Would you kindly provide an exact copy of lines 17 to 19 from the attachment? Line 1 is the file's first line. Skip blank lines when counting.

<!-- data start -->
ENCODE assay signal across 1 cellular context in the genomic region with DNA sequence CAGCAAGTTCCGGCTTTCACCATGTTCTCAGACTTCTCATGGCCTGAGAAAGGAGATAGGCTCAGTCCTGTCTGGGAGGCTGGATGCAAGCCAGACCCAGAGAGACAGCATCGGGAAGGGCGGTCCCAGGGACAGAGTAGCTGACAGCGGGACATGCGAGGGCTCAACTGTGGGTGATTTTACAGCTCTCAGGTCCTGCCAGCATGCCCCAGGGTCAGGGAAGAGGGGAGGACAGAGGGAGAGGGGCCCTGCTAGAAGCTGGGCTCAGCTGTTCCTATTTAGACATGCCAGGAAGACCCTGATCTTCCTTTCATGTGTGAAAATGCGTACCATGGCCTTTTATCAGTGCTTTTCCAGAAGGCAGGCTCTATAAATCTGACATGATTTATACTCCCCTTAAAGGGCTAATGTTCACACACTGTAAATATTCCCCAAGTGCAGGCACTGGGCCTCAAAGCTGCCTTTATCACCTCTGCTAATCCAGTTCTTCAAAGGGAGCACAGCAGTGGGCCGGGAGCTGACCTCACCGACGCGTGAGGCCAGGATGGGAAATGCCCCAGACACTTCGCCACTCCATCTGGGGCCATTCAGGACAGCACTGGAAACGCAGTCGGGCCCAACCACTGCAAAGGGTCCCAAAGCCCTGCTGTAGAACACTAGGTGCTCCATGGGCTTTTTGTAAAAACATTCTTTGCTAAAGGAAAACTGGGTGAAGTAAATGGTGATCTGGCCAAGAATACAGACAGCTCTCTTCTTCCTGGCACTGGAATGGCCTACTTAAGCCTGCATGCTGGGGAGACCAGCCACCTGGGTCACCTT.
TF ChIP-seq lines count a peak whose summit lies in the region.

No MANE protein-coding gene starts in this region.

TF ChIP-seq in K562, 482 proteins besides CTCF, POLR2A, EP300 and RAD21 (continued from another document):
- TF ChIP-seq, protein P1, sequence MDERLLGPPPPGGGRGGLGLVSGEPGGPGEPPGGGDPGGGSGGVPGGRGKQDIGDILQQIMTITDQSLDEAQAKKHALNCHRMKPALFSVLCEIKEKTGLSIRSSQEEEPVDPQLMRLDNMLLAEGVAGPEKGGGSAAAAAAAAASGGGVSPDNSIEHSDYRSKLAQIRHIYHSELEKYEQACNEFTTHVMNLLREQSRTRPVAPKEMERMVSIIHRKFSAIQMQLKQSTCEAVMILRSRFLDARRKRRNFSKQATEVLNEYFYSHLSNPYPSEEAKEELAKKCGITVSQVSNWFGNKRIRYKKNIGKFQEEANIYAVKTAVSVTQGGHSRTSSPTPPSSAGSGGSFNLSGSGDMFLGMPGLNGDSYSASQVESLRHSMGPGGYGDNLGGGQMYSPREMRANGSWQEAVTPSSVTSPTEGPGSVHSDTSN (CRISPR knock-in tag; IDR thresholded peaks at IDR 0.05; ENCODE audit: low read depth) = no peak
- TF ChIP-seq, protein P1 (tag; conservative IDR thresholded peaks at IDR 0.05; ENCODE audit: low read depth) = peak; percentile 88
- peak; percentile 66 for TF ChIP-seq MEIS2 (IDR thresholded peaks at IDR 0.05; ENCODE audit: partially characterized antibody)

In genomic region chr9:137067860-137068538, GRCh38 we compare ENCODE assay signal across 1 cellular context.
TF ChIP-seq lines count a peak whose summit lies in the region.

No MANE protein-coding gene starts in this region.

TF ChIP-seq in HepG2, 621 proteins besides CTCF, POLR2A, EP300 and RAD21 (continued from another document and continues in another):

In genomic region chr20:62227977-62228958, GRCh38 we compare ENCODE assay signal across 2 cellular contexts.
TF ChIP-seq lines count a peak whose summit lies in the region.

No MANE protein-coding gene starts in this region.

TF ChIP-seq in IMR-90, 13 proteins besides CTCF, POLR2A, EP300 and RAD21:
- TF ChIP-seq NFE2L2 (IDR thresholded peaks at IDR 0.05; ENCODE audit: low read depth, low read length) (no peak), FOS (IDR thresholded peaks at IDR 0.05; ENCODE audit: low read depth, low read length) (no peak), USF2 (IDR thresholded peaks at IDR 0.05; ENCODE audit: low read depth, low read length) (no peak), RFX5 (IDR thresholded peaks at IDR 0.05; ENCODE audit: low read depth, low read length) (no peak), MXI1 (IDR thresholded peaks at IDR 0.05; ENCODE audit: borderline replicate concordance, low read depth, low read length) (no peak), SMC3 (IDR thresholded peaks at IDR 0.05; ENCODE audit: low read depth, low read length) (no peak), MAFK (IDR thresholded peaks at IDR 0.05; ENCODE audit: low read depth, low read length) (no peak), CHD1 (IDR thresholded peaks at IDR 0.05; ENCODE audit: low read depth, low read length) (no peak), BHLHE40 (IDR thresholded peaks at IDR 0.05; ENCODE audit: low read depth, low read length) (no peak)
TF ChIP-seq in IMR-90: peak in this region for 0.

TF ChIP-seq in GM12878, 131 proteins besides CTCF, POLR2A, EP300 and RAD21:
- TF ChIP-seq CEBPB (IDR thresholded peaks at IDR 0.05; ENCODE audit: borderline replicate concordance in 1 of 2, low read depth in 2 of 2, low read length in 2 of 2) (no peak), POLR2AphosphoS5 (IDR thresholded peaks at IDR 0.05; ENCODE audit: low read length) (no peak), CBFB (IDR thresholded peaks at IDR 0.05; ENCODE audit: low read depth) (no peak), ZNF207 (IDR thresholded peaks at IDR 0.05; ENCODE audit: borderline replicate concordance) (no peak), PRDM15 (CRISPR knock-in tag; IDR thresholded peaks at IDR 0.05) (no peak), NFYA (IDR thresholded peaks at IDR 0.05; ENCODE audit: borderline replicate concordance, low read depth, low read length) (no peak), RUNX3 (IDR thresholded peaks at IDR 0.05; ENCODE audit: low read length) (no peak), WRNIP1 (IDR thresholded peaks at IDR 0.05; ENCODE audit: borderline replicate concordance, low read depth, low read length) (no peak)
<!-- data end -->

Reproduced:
TF ChIP-seq in IMR-90: peak in this region for 0.

TF ChIP-seq in GM12878, 131 proteins besides CTCF, POLR2A, EP300 and RAD21:
- TF ChIP-seq CEBPB (IDR thresholded peaks at IDR 0.05; ENCODE audit: borderline replicate concordance in 1 of 2, low read depth in 2 of 2, low read length in 2 of 2) (no peak), POLR2AphosphoS5 (IDR thresholded peaks at IDR 0.05; ENCODE audit: low read length) (no peak), CBFB (IDR thresholded peaks at IDR 0.05; ENCODE audit: low read depth) (no peak), ZNF207 (IDR thresholded peaks at IDR 0.05; ENCODE audit: borderline replicate concordance) (no peak), PRDM15 (CRISPR knock-in tag; IDR thresholded peaks at IDR 0.05) (no peak), NFYA (IDR thresholded peaks at IDR 0.05; ENCODE audit: borderline replicate concordance, low read depth, low read length) (no peak), RUNX3 (IDR thresholded peaks at IDR 0.05; ENCODE audit: low read length) (no peak), WRNIP1 (IDR thresholded peaks at IDR 0.05; ENCODE audit: borderline replicate concordance, low read depth, low read length) (no peak)